HOMEBREW Digest #2392 Tue 08 April 1997

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		Digest Janitor: janitor@ brew.oeonline.com
		Many thanks to the Observer & Eccentric Newspapers of 
		Livonia, Michigan for sponsoring the Homebrew Digest.
				URL: http://www.oeonline.com

  Pressure decoction - further thoughts (Charles Rich)
  Hop Profiles Con't (John Goldthwaite)
  Tip for CP Bottling in PET Bottles (KennyEddy)
  amimo acid/carbohydrate flavor compounds part 1 (Steve Alexander)
  amino acid/carbohydrate flavor compounds part 2 (Steve Alexander)
  Altbier, black&tan, kegged beers ("Raymond Estrella")
  My bad/Wanna brew conmigo? (John C Peterson)
  Re: Peated Malt and Porter Yeast (Jim Wallace)
  Re: Henius and Wahl (JohnT6020)
  BrewTechniques: autolysis mentioned? ("Craig Wynn")
  Old Dregs (Denis Barsalo)
  Too much pressure in primary fermenter (Donovan)
  Beer As Christian Love! ("J. Glenn Ferrell")
  A different type of decoction (Jim Bentson)
  re: electric immersion chiller (Louis Gordon)
  Apparent stuck barleywine ("Randy deBeauclair")
  amino acid/carbohydrate flavor compounds part 3 (Steve Alexander)
  Hop growing ("Raymond Estrella")
  Re: Hop growing (Karen L Solgard)
  oak in bierre de garde ("Peter A. Ensminger")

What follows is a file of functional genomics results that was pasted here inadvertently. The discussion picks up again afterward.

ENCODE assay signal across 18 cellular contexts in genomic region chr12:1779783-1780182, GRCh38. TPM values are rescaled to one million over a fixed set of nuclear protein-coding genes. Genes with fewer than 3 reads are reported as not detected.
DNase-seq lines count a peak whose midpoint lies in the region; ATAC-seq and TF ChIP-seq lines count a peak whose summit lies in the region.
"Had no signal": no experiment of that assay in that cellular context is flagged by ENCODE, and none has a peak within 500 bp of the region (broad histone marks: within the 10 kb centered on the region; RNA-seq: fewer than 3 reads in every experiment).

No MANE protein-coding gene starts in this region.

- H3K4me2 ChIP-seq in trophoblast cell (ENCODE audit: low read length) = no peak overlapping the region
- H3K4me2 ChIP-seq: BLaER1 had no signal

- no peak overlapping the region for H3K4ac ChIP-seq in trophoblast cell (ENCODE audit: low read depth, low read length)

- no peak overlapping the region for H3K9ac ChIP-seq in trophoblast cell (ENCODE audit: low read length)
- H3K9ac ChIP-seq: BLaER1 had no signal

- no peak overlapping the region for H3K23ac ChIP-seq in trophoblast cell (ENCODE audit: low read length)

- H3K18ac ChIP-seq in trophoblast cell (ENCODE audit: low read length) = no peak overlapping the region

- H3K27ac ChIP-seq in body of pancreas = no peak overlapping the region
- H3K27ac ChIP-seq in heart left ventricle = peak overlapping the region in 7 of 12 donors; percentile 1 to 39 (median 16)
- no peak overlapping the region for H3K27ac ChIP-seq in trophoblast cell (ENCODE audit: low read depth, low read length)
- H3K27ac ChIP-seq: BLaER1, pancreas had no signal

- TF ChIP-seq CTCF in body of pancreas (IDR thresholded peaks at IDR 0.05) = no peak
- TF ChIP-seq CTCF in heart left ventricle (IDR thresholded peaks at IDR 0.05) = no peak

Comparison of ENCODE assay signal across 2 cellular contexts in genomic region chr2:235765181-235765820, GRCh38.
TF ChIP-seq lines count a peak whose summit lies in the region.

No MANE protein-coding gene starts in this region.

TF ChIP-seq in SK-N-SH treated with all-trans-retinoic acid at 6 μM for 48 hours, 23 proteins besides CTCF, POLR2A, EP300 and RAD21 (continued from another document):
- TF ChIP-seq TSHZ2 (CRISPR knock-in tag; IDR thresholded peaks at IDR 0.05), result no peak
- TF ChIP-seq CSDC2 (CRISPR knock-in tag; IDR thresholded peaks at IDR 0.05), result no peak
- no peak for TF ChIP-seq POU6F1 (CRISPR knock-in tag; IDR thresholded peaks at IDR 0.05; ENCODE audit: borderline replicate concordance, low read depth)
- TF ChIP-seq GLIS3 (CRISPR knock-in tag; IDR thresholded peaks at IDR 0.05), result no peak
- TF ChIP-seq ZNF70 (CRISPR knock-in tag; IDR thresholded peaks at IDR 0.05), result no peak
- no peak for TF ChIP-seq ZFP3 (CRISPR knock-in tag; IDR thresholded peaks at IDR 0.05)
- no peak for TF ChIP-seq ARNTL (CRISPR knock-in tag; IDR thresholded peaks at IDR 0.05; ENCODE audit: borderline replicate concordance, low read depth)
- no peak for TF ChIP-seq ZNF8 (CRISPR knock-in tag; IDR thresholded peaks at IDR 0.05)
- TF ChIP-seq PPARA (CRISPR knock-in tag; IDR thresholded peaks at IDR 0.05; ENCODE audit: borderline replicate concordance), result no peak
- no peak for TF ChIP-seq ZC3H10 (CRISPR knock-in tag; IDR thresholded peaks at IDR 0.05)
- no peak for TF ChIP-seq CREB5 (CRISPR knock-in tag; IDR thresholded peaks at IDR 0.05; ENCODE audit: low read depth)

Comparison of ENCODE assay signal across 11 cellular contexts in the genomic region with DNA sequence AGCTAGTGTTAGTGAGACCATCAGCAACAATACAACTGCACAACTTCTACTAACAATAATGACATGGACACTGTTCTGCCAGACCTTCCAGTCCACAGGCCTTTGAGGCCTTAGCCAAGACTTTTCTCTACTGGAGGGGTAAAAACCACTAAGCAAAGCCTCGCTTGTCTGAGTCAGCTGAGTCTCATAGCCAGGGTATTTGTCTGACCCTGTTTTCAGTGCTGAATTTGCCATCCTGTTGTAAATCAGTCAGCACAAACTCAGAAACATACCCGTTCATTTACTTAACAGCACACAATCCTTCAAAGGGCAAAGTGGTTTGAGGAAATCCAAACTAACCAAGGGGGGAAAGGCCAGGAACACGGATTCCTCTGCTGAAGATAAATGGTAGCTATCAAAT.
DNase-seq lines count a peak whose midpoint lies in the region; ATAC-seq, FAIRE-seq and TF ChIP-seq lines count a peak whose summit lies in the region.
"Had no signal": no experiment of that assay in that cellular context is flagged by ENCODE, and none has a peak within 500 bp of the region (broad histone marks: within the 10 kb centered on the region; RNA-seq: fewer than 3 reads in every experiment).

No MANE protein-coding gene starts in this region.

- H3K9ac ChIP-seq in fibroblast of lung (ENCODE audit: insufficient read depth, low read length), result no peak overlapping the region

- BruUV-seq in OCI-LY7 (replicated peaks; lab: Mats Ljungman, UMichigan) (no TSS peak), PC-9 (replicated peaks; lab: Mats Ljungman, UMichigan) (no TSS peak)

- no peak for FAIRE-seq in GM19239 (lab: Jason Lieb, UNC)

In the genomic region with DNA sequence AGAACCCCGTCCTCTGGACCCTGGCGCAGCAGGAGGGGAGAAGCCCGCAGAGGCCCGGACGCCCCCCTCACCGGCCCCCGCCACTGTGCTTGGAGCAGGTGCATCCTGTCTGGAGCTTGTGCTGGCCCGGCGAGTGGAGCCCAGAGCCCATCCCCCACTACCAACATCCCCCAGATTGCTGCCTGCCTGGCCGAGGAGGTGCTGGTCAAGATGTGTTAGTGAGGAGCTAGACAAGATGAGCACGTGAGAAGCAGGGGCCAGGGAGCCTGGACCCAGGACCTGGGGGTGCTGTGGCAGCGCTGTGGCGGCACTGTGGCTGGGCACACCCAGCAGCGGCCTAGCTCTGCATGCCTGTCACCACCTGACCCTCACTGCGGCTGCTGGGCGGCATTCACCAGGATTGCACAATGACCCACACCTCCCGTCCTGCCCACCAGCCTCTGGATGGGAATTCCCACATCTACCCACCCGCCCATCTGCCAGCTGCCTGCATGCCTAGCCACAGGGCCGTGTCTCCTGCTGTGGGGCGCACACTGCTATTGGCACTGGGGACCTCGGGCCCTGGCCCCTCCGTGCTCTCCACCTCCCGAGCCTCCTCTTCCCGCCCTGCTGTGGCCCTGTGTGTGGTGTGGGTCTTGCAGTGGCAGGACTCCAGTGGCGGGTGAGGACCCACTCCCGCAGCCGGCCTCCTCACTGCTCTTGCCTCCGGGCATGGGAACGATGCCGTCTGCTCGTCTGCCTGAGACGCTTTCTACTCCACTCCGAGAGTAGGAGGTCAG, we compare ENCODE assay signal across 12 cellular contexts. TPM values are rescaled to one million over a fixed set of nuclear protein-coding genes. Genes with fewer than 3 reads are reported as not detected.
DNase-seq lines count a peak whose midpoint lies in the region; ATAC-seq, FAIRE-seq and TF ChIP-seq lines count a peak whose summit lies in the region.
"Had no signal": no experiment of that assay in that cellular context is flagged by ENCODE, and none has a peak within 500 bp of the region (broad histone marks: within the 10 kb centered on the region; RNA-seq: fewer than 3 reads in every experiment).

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---------------------------------------------------------------------- Date: Fri, 4 Apr 1997 11:42:23 -0800 From: Charles Rich <CharlesR at saros.com> Subject: Pressure decoction - further thoughts Seeing a new post from Charlie Scandrett (the hidden Imam of the HBD) after so long, is one of the best things to come out this discussion. Conversations with others of you have been stimulating and fruitful. Here's some of the fallout. In HBD #2390 Jeff Renner states: > and Wahl mention that as being done with cereal mashes. I'm a little > concerned with getting too dark a beer for style, but I like the idea of > not using Munich malt, which I have been using at ~10%. Steve Alexander, privately, and Charlie both state that many desirable maillard compounds are not formed at boiling temperatures, but require higher temps to form. This is consistent with the high kilning temperatures of Munich malt at 238F (144C) which also undergoes some saccharification in process to encourage forming these. Didn't someone recently compare them to little grain sized decoction packages? In pressure cooking the decoc one is developing the same flavor compounds that Munich malt lends. The protein rest at 135F (57C) will also help develop some of the body MM contributes. So you could omit the MM and develop its contributions yourself. The process will still lend color but you could control that by fiddling with the heat/pressure it's cooked at and by experimenting with time. Do-it-yourself Munich malt. Biscuit too. Steve Alexander also made a (potentially) brilliant suggestion regarding pressure cooked decocs which I'll check out experimentally. Since my last femto-decoc was already canned, why not use it later? [Light Bulb ON] I'll prepare and pressure can another batch of decocs, going through the same ritual as last time; protein rest, saccharification rest, pressure cook, and see how they keep and taste after a few days, a week, a month... The idea being that made in advance, they might be stored until I want to add a decoc to my mash. Then, just fish out a couple jars of decoc, toss it in after the protein rest and go straight to sugar conversion. Instant decoc! This in half-gallon or gallon mason jars might be practical. BTW, a datapoint I forgot to mention; the mash pH after pressure canning fell from 5.2 to 4.9. If tasting tells, I didn't notice tannin flavors. Several people have asked about the canner I use. First of all I was mistaken about the size. Mine is a 21 quart canner. The pot I cook with inside holds only three gallons. This forces me now to do multiple decocs to get a good percentage of grain cooked (unless pre-canning works). But since the process is easy, I'll do it. The canner is machined aluminum with six screw-clamps to hold the lid down. The lid has a pressure guage, a release and a safety plug. Once the release is thrown closed after venting, pressure builds and is controlled by heat. I maintain 250F (121C) with a small 1/8" (2.5mm) flame for the duration of the cooking. It's silent in use. I recommend the product without reservation. It was about $100 new, six years ago. They make larger and smaller sizes. Here's the details: "ALL AMERICAN" Pressure Canner/Cooker Model 921 Wisconsin Aluminum Foundary Co. Inc. 838 South 16th St. Manitowoc, WI 54220 On a different topic, Randy Reed asks: > Has anyone improved the heat transfer from propane fired converted sanke > kegs? Cut the bottom off of a 55-gallon, or smaller, drum and then cut a wide circular opening out of the other end that just admits your keg. This can be dropped over your keg and heater to act as a jacket to contain the heat you are losing out of the sides of your kettle and which is also flowing up from underneath it. A fellow Brews Brothers (tm) reported big heat efficiency gains with this. I'm still scrounging for a good drum. Return to table of contents